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Defence Of The Realm (No 2) Bill

Volume 66: debated on Wednesday 26 August 1914

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Order for Second Reading read.

Motion made, and Question proposed, "That the Bill be now read a second time."

I want to ask the Home Secretary a question with regard to this Bill. There are some words of somewhat vague import in the first Clause—

"or to prevent the spread of reports likely to cause disaffection or alarm."

There is some uncertainty felt as to whether these words, taken in connection with the Bill in general and the Regulations to be issued, may not be capable of being interpreted by military authorities to prevent the expression in speech or in writing of any political opinions on the actions of the Government. I am not sure whether they could be stretched to cover that—and I will ask the right hon. Gentleman to reply—in connection with Section 13 of the Regulations which he has made under the original Act, and in which there are rather vague expressions used. Perhaps I might read to him the words. Section 13 of the Regulations runs as follows:—

"Any police constable, officer of Customs, or any other person authorised for the purpose by the competent naval or military authority, may arrest without warrant any person whose behaviour is of such a nature as to give reasonable grounds for suspecting that he has acted, or is acting, or is about to act, in a manner prejudicial to the public safety, or the safety of the Realm, or upon whom may be found any article, book, letter, or other document, the possession of which gives grounds for such a suspicion, or who is suspected of having committed an offence under these Regulations."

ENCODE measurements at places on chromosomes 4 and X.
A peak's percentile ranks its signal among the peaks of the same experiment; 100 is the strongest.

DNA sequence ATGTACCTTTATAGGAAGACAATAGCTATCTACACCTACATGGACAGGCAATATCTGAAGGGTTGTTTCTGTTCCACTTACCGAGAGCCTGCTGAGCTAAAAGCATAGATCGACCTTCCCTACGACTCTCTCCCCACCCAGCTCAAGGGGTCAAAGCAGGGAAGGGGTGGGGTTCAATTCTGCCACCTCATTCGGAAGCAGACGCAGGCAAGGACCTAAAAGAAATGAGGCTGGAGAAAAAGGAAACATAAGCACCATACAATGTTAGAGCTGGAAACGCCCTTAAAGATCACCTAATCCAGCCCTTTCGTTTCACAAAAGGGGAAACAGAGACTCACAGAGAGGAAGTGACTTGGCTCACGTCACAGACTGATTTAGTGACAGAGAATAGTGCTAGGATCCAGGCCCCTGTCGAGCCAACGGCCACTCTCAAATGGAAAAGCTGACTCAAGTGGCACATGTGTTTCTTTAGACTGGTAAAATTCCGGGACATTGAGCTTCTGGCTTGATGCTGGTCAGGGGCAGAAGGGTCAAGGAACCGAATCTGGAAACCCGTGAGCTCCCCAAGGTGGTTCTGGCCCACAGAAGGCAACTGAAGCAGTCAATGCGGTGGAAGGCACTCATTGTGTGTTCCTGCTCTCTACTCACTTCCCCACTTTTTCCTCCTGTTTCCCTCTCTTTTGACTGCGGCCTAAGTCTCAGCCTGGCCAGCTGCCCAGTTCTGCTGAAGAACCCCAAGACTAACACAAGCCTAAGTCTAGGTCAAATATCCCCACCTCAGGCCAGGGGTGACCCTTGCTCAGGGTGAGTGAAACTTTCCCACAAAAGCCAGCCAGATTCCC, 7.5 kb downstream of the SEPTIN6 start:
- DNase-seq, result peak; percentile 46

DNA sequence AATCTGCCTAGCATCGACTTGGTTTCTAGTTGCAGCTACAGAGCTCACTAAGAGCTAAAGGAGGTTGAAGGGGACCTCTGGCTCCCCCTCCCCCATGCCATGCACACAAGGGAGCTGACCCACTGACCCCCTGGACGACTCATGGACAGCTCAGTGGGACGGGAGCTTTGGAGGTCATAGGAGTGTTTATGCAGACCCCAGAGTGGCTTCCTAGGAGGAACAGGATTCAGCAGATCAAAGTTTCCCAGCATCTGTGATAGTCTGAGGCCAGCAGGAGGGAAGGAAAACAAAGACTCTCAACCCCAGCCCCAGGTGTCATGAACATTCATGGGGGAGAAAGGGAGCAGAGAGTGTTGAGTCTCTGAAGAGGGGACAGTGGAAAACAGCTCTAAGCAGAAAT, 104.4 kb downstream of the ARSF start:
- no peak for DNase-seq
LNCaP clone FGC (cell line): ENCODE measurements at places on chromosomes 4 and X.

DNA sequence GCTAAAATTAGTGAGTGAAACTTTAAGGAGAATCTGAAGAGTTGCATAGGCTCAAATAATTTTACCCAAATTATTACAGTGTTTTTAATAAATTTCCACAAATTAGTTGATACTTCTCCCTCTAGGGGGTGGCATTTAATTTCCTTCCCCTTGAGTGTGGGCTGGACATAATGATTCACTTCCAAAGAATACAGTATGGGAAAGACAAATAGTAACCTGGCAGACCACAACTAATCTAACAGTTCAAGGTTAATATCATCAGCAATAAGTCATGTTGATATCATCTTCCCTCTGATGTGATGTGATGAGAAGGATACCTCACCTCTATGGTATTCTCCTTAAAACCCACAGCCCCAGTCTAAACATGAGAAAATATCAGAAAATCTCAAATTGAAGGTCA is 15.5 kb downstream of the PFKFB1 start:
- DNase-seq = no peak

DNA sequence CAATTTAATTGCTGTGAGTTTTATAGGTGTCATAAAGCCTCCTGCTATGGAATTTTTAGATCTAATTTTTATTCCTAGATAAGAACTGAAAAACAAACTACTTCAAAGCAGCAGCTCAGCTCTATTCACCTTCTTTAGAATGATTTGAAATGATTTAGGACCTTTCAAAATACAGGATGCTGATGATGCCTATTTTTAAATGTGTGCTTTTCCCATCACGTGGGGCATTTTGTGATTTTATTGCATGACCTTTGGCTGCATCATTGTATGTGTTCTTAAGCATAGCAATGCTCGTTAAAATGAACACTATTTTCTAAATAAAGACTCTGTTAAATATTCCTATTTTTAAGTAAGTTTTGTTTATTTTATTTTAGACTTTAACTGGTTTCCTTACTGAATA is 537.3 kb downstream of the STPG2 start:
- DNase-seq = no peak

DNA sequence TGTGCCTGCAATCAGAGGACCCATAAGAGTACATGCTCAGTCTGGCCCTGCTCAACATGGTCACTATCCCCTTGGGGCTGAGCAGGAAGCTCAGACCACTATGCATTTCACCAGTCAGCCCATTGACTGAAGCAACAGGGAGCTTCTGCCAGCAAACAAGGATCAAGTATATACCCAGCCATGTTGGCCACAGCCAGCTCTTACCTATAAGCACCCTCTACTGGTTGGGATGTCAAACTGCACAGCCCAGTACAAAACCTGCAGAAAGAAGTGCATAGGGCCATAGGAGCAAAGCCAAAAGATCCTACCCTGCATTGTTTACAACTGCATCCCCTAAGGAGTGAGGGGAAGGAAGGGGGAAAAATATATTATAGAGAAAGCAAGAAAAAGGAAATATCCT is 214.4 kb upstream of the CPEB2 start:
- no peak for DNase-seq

I would ask the right hon. Gentleman whether he can give us any assurance that the Regulation and the new words he is proposing to insert will not be used for any such purpose as I have suggested?

I can certainly give my hon. Friend the assurance for which he asks. Of course, he must understand that the Regulations under this Act have got to be read with the Act itself, and the Regulations are limited by paragraph (a) of Section 1. Although, as he read the words of the Regulation, they appear to be extremely wide, they must be read, and always would be read, in connection with the Clause of the Act, and I do not think that they would bear the interpretation which he thinks might be put upon them. Then with regard to the words contained in paragraph (a), Sub-clause (1), "or to prevent the spread of reports likely to cause disaffection or alarm," I do not think ray hon. Friend can have failed to observe the case of the man who was prosecuted for stating that the Black Watch had been cut up and the wounded brought home to this country. That man was convicted, not of the offence of publishing that most untrue statement, but because he was wearing a military uniform which he was not entitled to wear. It is most desirable that the spreading of false reports of that kind, which may cause disaffection and do cause alarm, should be punished, and it is obvious that it is only false reports of that kind which it is here proposed to make punishable. If my hon. Friend can suggest any words other than those contained here to cover offences of that kind, I shall be very glad to use them in lieu of these words. But it does appear to me that the actual language of the Clause is extremely reasonable, and I do not know of any Amendment that could better it.

Question put, and agreed to.

Resolved, "That this House will immediately resolve itself into Committee on the Bill."—[ Mr. McKenna.]

Bill accordingly considered in Committee, and reported without Amendment; read the third time, and passed.